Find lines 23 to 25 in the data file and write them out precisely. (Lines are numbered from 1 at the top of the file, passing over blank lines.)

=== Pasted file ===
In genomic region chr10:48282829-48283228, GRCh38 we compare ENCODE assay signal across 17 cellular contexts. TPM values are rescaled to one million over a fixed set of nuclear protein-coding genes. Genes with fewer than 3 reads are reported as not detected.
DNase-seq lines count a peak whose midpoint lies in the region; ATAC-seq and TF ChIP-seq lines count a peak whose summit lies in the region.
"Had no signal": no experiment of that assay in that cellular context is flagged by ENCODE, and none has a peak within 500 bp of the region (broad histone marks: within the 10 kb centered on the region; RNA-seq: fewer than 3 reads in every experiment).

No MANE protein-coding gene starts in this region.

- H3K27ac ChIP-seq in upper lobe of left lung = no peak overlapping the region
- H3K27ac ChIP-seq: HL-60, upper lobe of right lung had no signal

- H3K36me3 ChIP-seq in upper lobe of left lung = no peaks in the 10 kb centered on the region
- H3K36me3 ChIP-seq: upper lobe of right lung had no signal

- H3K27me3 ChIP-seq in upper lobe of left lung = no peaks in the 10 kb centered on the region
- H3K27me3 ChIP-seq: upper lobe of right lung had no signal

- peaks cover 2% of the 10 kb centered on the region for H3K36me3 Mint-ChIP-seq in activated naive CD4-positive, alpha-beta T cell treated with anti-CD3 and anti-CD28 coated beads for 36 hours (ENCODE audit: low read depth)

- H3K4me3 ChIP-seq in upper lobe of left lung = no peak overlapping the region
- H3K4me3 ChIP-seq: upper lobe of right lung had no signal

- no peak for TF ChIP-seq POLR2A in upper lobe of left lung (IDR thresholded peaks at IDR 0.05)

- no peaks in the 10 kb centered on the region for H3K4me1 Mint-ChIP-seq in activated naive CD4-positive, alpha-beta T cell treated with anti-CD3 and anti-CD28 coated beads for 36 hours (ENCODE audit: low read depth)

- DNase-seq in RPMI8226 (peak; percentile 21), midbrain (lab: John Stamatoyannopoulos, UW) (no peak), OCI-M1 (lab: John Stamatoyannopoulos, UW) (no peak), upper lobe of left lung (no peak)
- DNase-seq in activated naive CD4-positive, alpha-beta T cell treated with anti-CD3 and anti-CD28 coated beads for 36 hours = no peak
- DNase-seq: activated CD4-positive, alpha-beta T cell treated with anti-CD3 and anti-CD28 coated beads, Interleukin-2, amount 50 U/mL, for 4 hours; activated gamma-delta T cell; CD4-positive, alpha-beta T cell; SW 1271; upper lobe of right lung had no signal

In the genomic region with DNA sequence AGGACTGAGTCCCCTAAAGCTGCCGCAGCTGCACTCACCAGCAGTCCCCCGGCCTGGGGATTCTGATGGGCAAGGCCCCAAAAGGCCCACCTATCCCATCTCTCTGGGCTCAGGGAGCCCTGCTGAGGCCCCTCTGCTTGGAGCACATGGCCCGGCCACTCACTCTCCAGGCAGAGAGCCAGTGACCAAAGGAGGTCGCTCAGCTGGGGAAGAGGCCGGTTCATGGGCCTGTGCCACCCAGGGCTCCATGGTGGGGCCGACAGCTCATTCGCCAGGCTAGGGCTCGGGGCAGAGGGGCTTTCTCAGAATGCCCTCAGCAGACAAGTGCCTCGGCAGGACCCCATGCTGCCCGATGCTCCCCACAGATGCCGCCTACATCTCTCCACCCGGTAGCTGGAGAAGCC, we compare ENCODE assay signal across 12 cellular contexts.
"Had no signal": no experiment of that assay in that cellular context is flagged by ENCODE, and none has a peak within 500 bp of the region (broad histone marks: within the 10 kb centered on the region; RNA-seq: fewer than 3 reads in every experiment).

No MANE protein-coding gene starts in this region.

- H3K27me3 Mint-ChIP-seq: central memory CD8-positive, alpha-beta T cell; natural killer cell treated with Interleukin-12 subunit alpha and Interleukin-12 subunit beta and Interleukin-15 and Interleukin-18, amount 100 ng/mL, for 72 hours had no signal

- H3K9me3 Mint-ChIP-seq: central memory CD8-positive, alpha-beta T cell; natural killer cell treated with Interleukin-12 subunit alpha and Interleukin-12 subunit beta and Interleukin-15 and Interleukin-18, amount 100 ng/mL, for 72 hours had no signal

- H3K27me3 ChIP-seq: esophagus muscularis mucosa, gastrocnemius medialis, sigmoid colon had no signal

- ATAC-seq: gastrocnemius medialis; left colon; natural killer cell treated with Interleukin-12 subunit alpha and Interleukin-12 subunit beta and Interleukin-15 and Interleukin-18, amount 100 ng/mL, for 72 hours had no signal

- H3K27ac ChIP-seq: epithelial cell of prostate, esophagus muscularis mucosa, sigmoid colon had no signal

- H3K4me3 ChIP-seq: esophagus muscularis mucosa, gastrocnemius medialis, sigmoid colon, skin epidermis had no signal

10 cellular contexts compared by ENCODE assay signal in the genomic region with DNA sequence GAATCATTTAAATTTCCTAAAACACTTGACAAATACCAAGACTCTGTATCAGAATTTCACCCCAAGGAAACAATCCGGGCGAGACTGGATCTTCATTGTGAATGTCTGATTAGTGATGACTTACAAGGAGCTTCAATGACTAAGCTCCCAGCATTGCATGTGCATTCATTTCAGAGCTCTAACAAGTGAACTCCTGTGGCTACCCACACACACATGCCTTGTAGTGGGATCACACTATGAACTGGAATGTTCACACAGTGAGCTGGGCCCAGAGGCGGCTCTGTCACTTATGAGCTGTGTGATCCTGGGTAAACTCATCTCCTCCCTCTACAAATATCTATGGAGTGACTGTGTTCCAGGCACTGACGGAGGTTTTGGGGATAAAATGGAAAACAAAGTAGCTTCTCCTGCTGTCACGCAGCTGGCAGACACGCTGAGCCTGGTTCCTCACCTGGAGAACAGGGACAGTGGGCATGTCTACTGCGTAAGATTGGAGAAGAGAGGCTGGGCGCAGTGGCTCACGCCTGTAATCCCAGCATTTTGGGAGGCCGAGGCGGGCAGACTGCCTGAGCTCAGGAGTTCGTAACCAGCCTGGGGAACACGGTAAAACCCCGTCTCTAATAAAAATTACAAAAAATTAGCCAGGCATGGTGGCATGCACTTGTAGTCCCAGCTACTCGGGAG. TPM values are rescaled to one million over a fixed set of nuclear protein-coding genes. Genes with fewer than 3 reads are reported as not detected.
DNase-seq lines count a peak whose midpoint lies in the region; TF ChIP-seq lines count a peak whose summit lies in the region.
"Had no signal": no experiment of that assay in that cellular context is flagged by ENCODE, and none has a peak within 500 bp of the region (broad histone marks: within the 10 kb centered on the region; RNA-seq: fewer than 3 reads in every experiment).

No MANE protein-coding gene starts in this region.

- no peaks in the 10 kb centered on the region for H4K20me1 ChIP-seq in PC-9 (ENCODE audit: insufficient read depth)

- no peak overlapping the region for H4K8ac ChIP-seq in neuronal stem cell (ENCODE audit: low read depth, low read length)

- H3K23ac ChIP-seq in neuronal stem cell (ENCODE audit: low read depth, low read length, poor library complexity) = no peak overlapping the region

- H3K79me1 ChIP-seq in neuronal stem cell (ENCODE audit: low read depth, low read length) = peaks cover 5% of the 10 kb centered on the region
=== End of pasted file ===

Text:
- H3K9me3 Mint-ChIP-seq: central memory CD8-positive, alpha-beta T cell; natural killer cell treated with Interleukin-12 subunit alpha and Interleukin-12 subunit beta and Interleukin-15 and Interleukin-18, amount 100 ng/mL, for 72 hours had no signal

- H3K27me3 ChIP-seq: esophagus muscularis mucosa, gastrocnemius medialis, sigmoid colon had no signal

- ATAC-seq: gastrocnemius medialis; left colon; natural killer cell treated with Interleukin-12 subunit alpha and Interleukin-12 subunit beta and Interleukin-15 and Interleukin-18, amount 100 ng/mL, for 72 hours had no signal